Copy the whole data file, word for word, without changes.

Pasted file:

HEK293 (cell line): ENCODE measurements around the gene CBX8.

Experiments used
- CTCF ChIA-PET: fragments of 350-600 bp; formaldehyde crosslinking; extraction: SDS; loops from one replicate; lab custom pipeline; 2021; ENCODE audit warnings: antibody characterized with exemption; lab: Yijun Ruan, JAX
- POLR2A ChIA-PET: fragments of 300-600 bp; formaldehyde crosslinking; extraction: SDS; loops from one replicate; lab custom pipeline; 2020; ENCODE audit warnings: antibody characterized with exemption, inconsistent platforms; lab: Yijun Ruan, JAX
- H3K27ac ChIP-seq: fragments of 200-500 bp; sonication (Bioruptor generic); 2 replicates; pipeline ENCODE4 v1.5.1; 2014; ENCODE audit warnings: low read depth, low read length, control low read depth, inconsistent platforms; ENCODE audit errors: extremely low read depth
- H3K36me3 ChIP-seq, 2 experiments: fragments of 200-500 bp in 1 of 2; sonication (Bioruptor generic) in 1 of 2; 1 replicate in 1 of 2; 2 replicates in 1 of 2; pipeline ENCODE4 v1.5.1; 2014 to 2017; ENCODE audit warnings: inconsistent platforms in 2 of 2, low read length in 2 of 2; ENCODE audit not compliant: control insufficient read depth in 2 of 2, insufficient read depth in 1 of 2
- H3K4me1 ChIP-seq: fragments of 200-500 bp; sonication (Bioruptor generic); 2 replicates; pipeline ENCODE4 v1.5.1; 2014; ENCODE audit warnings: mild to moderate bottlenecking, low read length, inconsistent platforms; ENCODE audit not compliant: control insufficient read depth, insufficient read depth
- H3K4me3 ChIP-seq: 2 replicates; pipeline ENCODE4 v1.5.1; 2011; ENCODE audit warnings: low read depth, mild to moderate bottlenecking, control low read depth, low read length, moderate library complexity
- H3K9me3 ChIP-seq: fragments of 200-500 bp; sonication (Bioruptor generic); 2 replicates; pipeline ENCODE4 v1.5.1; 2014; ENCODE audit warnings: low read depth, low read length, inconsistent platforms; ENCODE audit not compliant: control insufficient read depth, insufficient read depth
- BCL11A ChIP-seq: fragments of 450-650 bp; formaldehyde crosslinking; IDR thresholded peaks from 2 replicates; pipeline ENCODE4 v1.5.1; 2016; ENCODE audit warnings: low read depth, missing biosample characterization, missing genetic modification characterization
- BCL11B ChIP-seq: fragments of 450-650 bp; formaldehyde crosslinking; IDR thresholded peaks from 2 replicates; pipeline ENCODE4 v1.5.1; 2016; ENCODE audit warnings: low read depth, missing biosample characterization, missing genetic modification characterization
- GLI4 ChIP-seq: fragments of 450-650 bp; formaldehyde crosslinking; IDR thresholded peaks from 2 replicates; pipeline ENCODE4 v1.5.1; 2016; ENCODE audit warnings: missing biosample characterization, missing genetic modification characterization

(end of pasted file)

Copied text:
HEK293 (cell line): ENCODE measurements around the gene CBX8.

Experiments used
- CTCF ChIA-PET: fragments of 350-600 bp; formaldehyde crosslinking; extraction: SDS; loops from one replicate; lab custom pipeline; 2021; ENCODE audit warnings: antibody characterized with exemption; lab: Yijun Ruan, JAX
- POLR2A ChIA-PET: fragments of 300-600 bp; formaldehyde crosslinking; extraction: SDS; loops from one replicate; lab custom pipeline; 2020; ENCODE audit warnings: antibody characterized with exemption, inconsistent platforms; lab: Yijun Ruan, JAX
- H3K27ac ChIP-seq: fragments of 200-500 bp; sonication (Bioruptor generic); 2 replicates; pipeline ENCODE4 v1.5.1; 2014; ENCODE audit warnings: low read depth, low read length, control low read depth, inconsistent platforms; ENCODE audit errors: extremely low read depth
- H3K36me3 ChIP-seq, 2 experiments: fragments of 200-500 bp in 1 of 2; sonication (Bioruptor generic) in 1 of 2; 1 replicate in 1 of 2; 2 replicates in 1 of 2; pipeline ENCODE4 v1.5.1; 2014 to 2017; ENCODE audit warnings: inconsistent platforms in 2 of 2, low read length in 2 of 2; ENCODE audit not compliant: control insufficient read depth in 2 of 2, insufficient read depth in 1 of 2
- H3K4me1 ChIP-seq: fragments of 200-500 bp; sonication (Bioruptor generic); 2 replicates; pipeline ENCODE4 v1.5.1; 2014; ENCODE audit warnings: mild to moderate bottlenecking, low read length, inconsistent platforms; ENCODE audit not compliant: control insufficient read depth, insufficient read depth
- H3K4me3 ChIP-seq: 2 replicates; pipeline ENCODE4 v1.5.1; 2011; ENCODE audit warnings: low read depth, mild to moderate bottlenecking, control low read depth, low read length, moderate library complexity
- H3K9me3 ChIP-seq: fragments of 200-500 bp; sonication (Bioruptor generic); 2 replicates; pipeline ENCODE4 v1.5.1; 2014; ENCODE audit warnings: low read depth, low read length, inconsistent platforms; ENCODE audit not compliant: control insufficient read depth, insufficient read depth
- BCL11A ChIP-seq: fragments of 450-650 bp; formaldehyde crosslinking; IDR thresholded peaks from 2 replicates; pipeline ENCODE4 v1.5.1; 2016; ENCODE audit warnings: low read depth, missing biosample characterization, missing genetic modification characterization
- BCL11B ChIP-seq: fragments of 450-650 bp; formaldehyde crosslinking; IDR thresholded peaks from 2 replicates; pipeline ENCODE4 v1.5.1; 2016; ENCODE audit warnings: low read depth, missing biosample characterization, missing genetic modification characterization
- GLI4 ChIP-seq: fragments of 450-650 bp; formaldehyde crosslinking; IDR thresholded peaks from 2 replicates; pipeline ENCODE4 v1.5.1; 2016; ENCODE audit warnings: missing biosample characterization, missing genetic modification characterization